The national survey, conducted by Ipsos-Reid exclusively for Canwest News Service and Global National, found the Liberals switching places with the Conservatives since the last poll two weeks ago. The Grits gained two points to 35 per cent while Tory support slipped a similar margin to 33 per cent. The NDP also dropped two points to 13 per cent while the Greens bumped up one point to nine.
In Ontario, Grit support was 41 per cent, a decline of two points, compared with the Tories with 37 per cent, an increase of four points.
Quebec, Liberals in second:
Bloc Quebecois maintained their lead with 35 per cent support, gaining four points from the last survey. The Grits slipped a point to 26 per cent while the Conservatives stayed in third place with 21 per cent.
The bizarre part of this poll, which frankly I put no stock in, the apparent Liberal "surge" in Alberta:
Darrell Bricker, president of Ipsos-Reid, said it appears that most of the Grits jump in support, and subsequent slump for the Tories, is a result of the Conservatives declining a remarkable 23 points in Alberta.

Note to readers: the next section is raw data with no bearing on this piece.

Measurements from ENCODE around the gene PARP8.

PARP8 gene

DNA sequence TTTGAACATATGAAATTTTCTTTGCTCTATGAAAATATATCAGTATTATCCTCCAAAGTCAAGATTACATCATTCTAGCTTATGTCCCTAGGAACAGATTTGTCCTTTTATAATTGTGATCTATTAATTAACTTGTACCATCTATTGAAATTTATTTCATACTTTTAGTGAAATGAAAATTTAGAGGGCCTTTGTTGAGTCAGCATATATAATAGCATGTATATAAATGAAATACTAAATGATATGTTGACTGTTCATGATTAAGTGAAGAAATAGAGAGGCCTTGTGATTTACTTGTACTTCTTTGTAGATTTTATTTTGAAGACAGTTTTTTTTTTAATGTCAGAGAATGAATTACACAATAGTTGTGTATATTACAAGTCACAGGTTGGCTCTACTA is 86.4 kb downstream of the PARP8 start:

But the troubles Premier Ed Stelmach faces in Alberta due to his government's decision to charge higher royalties and taxes in the oil and gas sector are hurting the federal Tories polling numbers in that province. Meanwhile, the Liberals have jumped 20 points to 30 per cent in the federal poll.
I can't find the margin of error for the Alberta results, but generally they are quite high (9-10%). Ipsos offers nothing really to justify such a remarkable turn in fortunes, for both the Liberals and Conservatives, so take this result with a large grain of salt.
On the whole, Bricker offers this analysis, which seems to bait the Liberals:
"The only difference is that it's likely to be lead by the Liberals. This is very good news for Stephane Dion. Even the slimmest minority would be a major victory for him and his party," said Bricker, adding that the Grits would be "foolish" not to try and trigger an election.
Foolish? Let's not get carried away, with full knowledge that this was the polling outfit who consistently showed the Tories with a double digit lead, on the verge of majority, on a couple months ago, while every other poll disagreed. That said, good news for the Liberals to have Ipsos delivering these type of numbers.
While the Decima and Ipsos polls differ on the Libs and Cons, both suggest the same for the NDP, namely a lowly 13% support number. I wonder if Dion's leadership, which has tended to move the Liberals left, is starting to erode the NDP's support, coupled with the Green appeal? Whatever the reason, these type of numbers translate to official party status scenarios, definitely a concerning trend.